Who or what should be held accountable, if at all, for injurious speech? In Judith Butler’s “Burning Acts, Injurious Speech,” she explains that while we think that we are subjects who are responsible for everything we say, in actuality, “a community and history of . . . speakers . . . [is] magically invoked at the moment in which the utterance is spoken” (219). In other words, we are not the “origin” (219) of our thoughts, feelings, and utterances—every time we think we speak our own words, the framework and lineage that actually produced those words is hidden. Thus, when it comes to injurious utterances, Butler is concerned with the following: “if the utterance is to be prosecuted, where and when would that prosecution begin, and where and when would it end?” (219).
Can we prosecute history? Institutions? Where do we draw a line, if at all, between personal responsibility and inherited structures of feeling and citations? How can we prosecute individuals when dominant orders (e. g. the Supreme Court) systematically sanction certain kinds of injurious speech and behavior? Butler thinks that “there are probably occasions when [subjects] should” (220) be prosecuted for their injurious words, but she wonders if “understanding from where speech derives its powers to wound [could] alter our conception of what it might mean to counter that wounding power” (220).
While reading this, I couldn’t get the recent tragedy of Jamey Rodemeyer out of my mind. Jamey, a 14-year-old boy, committed suicide after being bullied for years because of his sexual orientation. Much of this bullying occurred on the Web, particularly on sites like Formspring—forums that allow you to publicly but anonymously pose questions and comments to account owners. Jamey’s story is sadly one that we are hearing too often.
More and more, reports of suicide in young persons are linked to bullying of that person’s confirmed or suspected sexual orientation and/or gender identity. Cyberbullying (especially in forums like Formspring or on social network sites where it’s easy to create fake accounts for the purpose of harassment) is also on the rise, perhaps because these sites almost guarantee that the one doing the bullying won’t be held responsible because of anonymity and privacy policies. In Jamey’s case, authorities are currently considering pressing charges against at least three classmates for whom they do have evidence of bullying, which include utterances such as “JAMIE IS STUPID, GAY, FAT ANND [sic] UGLY. HE MUST DIE!” and “I wouldn’t care if you died. No one would. So just do it : ) It would make everyone WAY more happier!”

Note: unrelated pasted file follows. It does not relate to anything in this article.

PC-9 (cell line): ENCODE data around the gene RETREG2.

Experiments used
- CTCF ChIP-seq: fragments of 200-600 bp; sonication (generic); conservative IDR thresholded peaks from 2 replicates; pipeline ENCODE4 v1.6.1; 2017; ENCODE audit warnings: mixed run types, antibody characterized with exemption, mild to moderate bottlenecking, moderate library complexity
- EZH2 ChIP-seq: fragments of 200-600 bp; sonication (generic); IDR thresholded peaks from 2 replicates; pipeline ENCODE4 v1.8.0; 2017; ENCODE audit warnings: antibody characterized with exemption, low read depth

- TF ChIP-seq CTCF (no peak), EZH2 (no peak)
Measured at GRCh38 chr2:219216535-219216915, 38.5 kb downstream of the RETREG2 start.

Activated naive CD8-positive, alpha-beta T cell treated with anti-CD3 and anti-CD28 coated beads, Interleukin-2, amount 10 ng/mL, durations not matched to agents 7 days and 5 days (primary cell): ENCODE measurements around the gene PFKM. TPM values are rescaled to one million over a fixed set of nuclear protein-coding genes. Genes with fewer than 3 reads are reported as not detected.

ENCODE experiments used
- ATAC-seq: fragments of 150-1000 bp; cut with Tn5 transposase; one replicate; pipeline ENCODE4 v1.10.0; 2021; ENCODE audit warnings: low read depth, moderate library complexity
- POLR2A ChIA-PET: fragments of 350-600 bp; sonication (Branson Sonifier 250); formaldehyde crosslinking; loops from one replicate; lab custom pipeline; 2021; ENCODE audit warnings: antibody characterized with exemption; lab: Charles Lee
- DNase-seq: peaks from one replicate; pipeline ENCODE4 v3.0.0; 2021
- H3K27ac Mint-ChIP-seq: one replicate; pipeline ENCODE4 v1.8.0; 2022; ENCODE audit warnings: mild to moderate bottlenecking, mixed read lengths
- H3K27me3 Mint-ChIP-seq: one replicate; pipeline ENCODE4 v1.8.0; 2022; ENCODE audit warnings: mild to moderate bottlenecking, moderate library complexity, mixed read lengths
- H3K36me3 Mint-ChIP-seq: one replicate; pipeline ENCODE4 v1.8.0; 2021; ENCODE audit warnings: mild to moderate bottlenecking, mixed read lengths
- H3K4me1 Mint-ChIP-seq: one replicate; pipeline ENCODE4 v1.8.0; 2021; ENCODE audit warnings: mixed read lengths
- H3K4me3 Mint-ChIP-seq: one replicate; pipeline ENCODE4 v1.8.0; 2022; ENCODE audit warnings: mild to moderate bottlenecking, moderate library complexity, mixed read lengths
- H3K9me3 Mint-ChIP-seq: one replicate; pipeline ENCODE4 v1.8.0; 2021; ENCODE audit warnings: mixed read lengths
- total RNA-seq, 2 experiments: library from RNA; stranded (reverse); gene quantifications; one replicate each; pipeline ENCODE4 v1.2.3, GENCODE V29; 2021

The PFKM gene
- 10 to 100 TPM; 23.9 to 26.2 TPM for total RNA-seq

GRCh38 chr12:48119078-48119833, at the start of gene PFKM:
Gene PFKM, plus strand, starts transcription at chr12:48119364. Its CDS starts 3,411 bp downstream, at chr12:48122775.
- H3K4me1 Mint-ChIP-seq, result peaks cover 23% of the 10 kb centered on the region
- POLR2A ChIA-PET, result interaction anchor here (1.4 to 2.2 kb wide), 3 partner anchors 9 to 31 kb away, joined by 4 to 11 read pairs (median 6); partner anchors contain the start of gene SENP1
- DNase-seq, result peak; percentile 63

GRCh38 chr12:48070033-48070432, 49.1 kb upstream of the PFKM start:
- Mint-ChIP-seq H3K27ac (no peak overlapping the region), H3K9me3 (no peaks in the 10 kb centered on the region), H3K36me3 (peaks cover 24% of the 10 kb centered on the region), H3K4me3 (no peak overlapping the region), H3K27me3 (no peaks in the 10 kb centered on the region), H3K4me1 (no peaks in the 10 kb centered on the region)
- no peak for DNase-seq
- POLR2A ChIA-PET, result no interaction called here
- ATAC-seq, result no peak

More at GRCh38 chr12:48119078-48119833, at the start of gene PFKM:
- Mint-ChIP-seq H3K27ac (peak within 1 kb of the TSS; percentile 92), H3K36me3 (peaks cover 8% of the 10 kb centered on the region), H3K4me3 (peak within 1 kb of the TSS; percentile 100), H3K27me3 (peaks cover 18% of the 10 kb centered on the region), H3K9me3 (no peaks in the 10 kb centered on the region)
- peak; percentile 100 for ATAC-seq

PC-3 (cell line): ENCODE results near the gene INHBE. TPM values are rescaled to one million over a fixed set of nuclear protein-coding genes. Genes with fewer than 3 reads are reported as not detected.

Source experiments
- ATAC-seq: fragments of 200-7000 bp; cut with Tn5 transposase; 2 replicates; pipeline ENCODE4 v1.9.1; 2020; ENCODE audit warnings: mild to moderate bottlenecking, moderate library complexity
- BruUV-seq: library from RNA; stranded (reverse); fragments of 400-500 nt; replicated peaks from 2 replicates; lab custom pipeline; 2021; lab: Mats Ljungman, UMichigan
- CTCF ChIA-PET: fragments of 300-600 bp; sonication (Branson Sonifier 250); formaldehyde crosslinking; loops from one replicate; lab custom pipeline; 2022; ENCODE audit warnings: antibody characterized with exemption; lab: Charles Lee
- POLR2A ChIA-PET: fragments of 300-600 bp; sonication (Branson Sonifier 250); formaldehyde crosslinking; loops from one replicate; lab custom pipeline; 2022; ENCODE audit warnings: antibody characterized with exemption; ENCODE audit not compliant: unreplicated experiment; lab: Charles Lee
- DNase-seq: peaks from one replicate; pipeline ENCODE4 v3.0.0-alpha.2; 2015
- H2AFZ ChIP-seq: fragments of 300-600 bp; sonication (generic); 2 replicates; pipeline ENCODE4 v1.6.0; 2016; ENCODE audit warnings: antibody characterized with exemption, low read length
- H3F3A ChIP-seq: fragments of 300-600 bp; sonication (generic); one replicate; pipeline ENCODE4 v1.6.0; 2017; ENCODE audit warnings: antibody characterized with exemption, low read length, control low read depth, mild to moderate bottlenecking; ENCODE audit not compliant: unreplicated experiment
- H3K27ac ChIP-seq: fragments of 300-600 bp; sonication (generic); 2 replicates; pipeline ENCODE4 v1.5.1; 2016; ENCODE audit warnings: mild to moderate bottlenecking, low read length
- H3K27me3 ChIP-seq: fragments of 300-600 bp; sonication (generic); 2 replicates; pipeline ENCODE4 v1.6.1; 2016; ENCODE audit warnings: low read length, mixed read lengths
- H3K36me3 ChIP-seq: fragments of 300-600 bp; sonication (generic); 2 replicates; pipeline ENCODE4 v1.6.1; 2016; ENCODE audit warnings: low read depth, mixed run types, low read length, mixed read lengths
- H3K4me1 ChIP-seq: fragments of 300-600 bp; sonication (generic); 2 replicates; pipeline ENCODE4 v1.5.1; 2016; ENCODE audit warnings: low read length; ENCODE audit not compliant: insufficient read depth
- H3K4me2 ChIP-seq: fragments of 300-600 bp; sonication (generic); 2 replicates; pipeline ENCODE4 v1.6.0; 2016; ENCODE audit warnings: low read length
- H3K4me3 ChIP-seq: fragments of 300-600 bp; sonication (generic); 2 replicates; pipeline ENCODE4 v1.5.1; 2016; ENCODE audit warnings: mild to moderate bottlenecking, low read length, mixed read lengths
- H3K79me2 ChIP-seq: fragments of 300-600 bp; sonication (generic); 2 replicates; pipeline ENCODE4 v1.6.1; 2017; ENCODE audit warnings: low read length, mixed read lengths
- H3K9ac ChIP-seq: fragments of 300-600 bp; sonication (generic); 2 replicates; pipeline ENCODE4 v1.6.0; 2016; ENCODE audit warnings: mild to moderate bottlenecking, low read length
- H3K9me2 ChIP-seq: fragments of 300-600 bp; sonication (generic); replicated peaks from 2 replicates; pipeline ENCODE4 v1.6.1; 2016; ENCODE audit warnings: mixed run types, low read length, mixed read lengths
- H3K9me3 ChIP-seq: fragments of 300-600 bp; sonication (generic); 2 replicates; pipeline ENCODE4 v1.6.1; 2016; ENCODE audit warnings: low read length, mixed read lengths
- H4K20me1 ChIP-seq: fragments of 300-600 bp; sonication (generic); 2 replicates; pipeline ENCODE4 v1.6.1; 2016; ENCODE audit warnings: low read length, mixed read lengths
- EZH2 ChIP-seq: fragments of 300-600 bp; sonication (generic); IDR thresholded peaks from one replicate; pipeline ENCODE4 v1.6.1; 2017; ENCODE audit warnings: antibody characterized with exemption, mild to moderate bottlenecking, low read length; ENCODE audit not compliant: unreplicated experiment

While prosecution is difficult in cases like this, the students who bullied 15-year-old Phoebe Prince, who committed suicide in March 2010, all received some sort of sentencing, and the roommate of Tyler Clementi, the college student who committed suicide after his roommate released a recorded video of Tyler in a sexual encounter, was recently indicted. None of their charges were actually called bullying, but rather the acts that have been deemed as playing a role in the person’s suicide. As more of these reports make it into the mainstream media, the more discussion about anti-bullying legislation has entered the conversations.
With these cases in mind, it’s difficult to wrap my mind around the ideas put forth by Butler. Yes, the dominant order systemically enforces homophobia, racism, classism, transphobia, fatphobia, and a multitude of other —isms and —phobias of all those bodies who fall outside of or threaten the norm. Yes, we are interpellated, yes we have structures of feeling that conceal the dominant order’s oppressive aims. So yes, bullying might be a symptom of larger issues. But how can we not hold individuals accountable for statements like the ones mentioned above to Jamey?
What might Butler say about injurious speech’s ability to contribute to these tragic ends? Who else could be even held responsible for such blatant speech consciously being put forth with the intent of hurting another? If all subjects are subject to the dominant order’s oppressive aims, why aren’t all normative subjects bullying or uttering injurious speech? In regard to legislation, Butler might argue that it would be difficult to create some kind of law when the very system creating the law helps perpetuate that which it would supposedly be preventing. With that in mind, should anti-bullying legislation focus on the individuals who bully, or should the context(s) of the individual (Family? Neighborhood? Communities?) be taken into account? When can and should the subject be responsible? How might we intervene at levels beside the individual, and how might these interventions occur in a way that doesn’t serve the hegemonic order?